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chbrules

Double to char array...

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chbrules    170
I'm sure this is a completely easy question to answer, but for the life of me I can't figure out. I have a char array, and I want to copy a double value into it. I figured I'd just typecast it to char, but that didn't work. I tried just using the = operator, that didn't do it. I just don't really know how, can someone help? =/

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chbrules    170
Sorry, I meant that I'm trying to copy the value into the array as a string. I can also use the std::string type if that's easier. This is for the FPS in the caption of a C++ SDL app.

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Fruny    1658
C: use the sprintf() function from <stdio.h>
C++: use the std::stringstream class from <sstream> (use it like any other stream, grab the string using the str() member function).

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chbrules    170
Alright, my program just crashes, no errors. I know it has to do with this section because when I comment out the function call it runs fine:


int last_time;
double FPS;
char cap[16];
...

void CSDL_Time::FPS_Caption()
{
//Time calcs
last_time = getTime();
FPS = 1000 / Time_Passed(last_time);

//Copy into string
sprintf (cap, "%d FPS", FPS);

//Set caption
SDL_WM_SetCaption(cap, NULL);
}

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chbrules    170
Quote:
Original post by Drew_Benton
To make sure it is not a buffer overflow try:
snprintf (cap, 15, "%d FPS", FPS);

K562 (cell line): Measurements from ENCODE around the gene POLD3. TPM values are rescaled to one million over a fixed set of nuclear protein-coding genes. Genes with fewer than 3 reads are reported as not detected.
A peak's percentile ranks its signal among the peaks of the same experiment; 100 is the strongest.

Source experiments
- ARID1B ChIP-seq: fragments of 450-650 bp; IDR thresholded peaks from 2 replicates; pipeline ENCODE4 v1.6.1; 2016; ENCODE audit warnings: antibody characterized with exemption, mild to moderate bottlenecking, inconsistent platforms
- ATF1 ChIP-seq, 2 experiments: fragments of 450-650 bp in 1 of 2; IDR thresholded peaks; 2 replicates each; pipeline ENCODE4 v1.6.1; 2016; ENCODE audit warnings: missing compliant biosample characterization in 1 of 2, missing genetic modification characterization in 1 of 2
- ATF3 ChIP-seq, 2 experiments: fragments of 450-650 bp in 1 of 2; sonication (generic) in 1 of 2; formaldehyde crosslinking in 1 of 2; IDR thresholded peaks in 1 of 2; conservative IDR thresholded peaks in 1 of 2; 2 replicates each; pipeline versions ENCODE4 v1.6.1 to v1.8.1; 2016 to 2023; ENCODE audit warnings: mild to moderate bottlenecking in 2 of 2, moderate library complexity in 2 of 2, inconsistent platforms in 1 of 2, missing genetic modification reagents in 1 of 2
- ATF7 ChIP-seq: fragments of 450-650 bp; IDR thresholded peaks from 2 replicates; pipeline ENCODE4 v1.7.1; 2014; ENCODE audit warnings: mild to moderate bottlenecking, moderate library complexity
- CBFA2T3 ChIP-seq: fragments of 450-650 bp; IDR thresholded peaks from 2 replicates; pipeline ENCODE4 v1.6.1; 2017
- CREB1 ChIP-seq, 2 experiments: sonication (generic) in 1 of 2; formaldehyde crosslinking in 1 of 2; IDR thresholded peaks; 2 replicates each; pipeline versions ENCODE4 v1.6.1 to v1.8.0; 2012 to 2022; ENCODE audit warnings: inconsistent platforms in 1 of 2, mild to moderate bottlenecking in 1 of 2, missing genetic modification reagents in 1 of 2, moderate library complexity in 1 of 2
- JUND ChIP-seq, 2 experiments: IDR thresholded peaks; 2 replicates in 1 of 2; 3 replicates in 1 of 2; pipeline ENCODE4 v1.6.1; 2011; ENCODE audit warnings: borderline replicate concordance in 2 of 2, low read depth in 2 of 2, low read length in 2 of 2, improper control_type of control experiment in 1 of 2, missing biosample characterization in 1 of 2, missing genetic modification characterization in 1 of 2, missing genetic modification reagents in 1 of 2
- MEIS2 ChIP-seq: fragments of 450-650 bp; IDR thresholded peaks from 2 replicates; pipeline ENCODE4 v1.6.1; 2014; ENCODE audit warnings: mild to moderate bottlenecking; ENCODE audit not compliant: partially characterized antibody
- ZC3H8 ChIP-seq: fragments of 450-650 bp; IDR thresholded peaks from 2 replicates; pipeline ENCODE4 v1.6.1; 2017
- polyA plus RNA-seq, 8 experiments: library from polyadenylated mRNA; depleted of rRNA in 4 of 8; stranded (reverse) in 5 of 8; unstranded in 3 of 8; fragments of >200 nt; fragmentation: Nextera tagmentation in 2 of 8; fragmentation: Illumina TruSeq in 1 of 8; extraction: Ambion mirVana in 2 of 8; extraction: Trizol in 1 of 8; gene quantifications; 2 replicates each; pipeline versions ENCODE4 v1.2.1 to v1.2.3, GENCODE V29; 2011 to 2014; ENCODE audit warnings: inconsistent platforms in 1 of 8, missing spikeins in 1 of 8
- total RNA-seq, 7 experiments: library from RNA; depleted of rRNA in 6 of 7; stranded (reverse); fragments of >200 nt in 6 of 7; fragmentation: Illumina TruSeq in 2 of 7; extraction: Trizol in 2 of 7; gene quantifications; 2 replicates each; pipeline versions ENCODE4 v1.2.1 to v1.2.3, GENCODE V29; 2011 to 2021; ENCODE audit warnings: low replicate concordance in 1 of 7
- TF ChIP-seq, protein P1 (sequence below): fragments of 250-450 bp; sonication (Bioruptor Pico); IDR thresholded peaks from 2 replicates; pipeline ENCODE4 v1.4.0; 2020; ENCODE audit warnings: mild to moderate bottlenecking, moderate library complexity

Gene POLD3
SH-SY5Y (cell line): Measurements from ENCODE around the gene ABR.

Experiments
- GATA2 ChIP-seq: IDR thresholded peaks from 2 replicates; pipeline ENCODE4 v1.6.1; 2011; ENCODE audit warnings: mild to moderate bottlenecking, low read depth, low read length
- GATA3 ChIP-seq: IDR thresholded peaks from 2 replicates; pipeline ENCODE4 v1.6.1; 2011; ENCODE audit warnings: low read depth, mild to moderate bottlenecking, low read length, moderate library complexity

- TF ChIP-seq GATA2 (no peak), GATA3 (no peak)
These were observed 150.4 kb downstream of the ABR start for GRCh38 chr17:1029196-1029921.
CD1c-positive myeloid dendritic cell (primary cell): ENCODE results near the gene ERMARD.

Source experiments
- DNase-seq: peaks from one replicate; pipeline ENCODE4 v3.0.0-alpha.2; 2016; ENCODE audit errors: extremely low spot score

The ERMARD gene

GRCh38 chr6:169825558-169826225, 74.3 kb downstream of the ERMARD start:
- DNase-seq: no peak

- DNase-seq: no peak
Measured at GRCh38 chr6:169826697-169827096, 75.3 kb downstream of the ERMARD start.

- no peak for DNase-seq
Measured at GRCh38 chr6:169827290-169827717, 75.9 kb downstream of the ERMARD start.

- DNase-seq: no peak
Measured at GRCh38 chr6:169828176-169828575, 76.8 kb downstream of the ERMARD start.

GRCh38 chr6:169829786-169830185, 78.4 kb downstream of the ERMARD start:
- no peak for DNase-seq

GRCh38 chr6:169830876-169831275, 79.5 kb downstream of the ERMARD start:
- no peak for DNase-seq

or
_snprintf (cap, 15, "%d FPS", FPS);

Also make sure Time_Passed(last_time); does not return 0 [wink]



sprintf(cap, 15, "%d FPS", FPS);


CSDL_Time.cpp(27): error C2664: 'sprintf' : cannot convert parameter 2 from 'int' to 'const char *'


*Fixed error checking for 0 now ;)

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Zahlman    1682
%d is not meant for double values, it is meant for integer values. Logical, yeah? (It stands for 'decimal', I assume). For floating-point values (double or float) use %f (stands for 'float' I assume), %e or %g (letters adjacent to f... ok then...), which all have slightly different semantics, but I can't remember what they are (you'd be better off to just try them all). (BTW, your division is an integer division even though you assign to a double variable; what matters is that both values being divided are integers. You might want to do something about that.)

And as mentioned, check for the division by zero and the buffer size.

OR, you could do things the C++ way and save yourself lots of headaches:


void CSDL_Time::FPS_Caption() {
std::stringstream caption;
last_time = getTime();
int dt = Time_Passed(last_time);
if (dt) { caption << 1000.0 / dt << " FPS"; }
else { caption << "??? FPS"; }
SDL_WM_SetCaption(caption.str().c_str(), NULL);
}

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chbrules    170
Got it to work! ^_^

void CSDL_Time::FPS_Caption()
{
//Calc FPS
FPS = 1000.0f / (double)Time_Passed(last_time);

//Copy into string
sprintf(cap, "%f FPS", FPS);

//Set caption
SDL_WM_SetCaption(cap, NULL);

//Get time for next round
last_time = getTime();
}

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ToohrVyk    1596
Also, a somewhat more stable method of getting the fps is counting the amount of frames rendered in a certain duration, using an algorithm similar to this one:


void Frame( ) {

frames += 1;
time += timeElapsed( );

if( time > 1000.0 ) {

DisplayFPS( frames );

time -= 1000.0;
frames = 0;
}
}

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petewood    819

std::string toString(double d) {
std::stringstream ss;
ss << d;
return ss.str();
}

void CSDL_Time::FPS_Caption() {
framesPerSecond = 1000 / (double)Time_Passed(last_time);

std::string caption = toString(framesPerSecond);
caption += " FPS";

SDL_WM_SetCaption(caption.c_str(), NULL);

last_time = getTime();
}

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